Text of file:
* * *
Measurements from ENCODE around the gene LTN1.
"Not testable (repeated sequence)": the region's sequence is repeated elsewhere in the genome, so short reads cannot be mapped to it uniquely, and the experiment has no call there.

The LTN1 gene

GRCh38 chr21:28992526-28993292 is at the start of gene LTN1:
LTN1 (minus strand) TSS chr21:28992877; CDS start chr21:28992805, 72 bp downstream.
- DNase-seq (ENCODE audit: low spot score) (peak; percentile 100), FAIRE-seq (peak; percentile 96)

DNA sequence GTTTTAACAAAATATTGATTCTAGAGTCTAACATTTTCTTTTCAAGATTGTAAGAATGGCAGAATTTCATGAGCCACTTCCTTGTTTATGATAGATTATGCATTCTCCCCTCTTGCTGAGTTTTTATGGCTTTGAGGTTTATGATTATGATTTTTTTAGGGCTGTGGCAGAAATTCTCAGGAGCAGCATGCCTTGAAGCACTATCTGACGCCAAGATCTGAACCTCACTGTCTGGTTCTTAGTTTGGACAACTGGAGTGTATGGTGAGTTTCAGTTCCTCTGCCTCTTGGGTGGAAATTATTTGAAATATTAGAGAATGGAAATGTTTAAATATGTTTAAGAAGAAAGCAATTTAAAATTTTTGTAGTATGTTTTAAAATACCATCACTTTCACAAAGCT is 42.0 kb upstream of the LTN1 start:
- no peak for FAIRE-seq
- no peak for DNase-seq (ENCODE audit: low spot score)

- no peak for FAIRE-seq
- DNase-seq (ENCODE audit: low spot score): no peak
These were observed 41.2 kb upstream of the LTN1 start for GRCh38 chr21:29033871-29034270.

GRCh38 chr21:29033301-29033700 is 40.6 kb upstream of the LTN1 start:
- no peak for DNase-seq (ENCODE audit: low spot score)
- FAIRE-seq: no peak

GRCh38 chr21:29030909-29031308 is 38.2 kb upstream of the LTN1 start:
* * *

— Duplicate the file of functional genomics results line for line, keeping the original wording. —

Measurements from ENCODE around the gene LTN1.
"Not testable (repeated sequence)": the region's sequence is repeated elsewhere in the genome, so short reads cannot be mapped to it uniquely, and the experiment has no call there.

The LTN1 gene

GRCh38 chr21:28992526-28993292 is at the start of gene LTN1:
LTN1 (minus strand) TSS chr21:28992877; CDS start chr21:28992805, 72 bp downstream.
- DNase-seq (ENCODE audit: low spot score) (peak; percentile 100), FAIRE-seq (peak; percentile 96)

DNA sequence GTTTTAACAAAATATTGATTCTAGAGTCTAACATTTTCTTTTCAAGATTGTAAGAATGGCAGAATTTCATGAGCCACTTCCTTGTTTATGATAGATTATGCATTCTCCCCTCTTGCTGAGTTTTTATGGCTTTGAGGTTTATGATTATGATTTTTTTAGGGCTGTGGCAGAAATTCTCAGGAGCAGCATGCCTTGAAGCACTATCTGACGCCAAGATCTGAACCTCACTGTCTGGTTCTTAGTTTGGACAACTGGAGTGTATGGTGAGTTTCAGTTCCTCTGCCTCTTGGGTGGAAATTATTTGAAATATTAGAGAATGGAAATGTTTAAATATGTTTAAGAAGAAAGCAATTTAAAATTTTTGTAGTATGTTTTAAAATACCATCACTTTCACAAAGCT is 42.0 kb upstream of the LTN1 start:
- no peak for FAIRE-seq
- no peak for DNase-seq (ENCODE audit: low spot score)

- no peak for FAIRE-seq
- DNase-seq (ENCODE audit: low spot score): no peak
These were observed 41.2 kb upstream of the LTN1 start for GRCh38 chr21:29033871-29034270.

GRCh38 chr21:29033301-29033700 is 40.6 kb upstream of the LTN1 start:
- no peak for DNase-seq (ENCODE audit: low spot score)
- FAIRE-seq: no peak

GRCh38 chr21:29030909-29031308 is 38.2 kb upstream of the LTN1 start: